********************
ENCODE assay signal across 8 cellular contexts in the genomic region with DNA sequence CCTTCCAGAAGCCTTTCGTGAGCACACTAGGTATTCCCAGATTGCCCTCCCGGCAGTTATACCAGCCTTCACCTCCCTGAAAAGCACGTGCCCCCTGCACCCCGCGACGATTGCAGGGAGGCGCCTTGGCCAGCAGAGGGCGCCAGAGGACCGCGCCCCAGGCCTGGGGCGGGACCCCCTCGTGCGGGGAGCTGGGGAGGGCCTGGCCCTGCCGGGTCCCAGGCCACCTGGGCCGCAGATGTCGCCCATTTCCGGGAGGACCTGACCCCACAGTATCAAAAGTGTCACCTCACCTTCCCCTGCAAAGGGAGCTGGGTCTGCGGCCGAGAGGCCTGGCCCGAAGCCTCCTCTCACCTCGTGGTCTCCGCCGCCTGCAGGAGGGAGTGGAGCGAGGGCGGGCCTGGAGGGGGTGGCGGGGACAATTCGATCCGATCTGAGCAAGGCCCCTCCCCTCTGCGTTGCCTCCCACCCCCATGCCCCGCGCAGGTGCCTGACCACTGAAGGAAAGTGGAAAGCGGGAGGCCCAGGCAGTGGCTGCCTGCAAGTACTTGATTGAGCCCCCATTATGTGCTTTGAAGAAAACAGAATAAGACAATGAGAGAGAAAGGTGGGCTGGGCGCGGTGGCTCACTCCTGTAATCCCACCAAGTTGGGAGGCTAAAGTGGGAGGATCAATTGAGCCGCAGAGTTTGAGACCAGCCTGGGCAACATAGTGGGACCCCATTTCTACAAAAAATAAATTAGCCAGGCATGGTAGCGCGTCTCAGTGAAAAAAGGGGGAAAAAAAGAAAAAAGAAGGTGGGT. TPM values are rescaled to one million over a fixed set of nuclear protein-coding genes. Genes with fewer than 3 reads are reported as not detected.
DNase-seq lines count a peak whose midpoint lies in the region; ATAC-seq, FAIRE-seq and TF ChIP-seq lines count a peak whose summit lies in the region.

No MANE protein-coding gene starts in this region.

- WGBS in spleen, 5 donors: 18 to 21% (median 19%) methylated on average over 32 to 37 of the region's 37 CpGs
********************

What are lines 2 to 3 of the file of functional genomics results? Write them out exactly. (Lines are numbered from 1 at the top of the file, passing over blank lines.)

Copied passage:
DNase-seq lines count a peak whose midpoint lies in the region; ATAC-seq, FAIRE-seq and TF ChIP-seq lines count a peak whose summit lies in the region.

No MANE protein-coding gene starts in this region.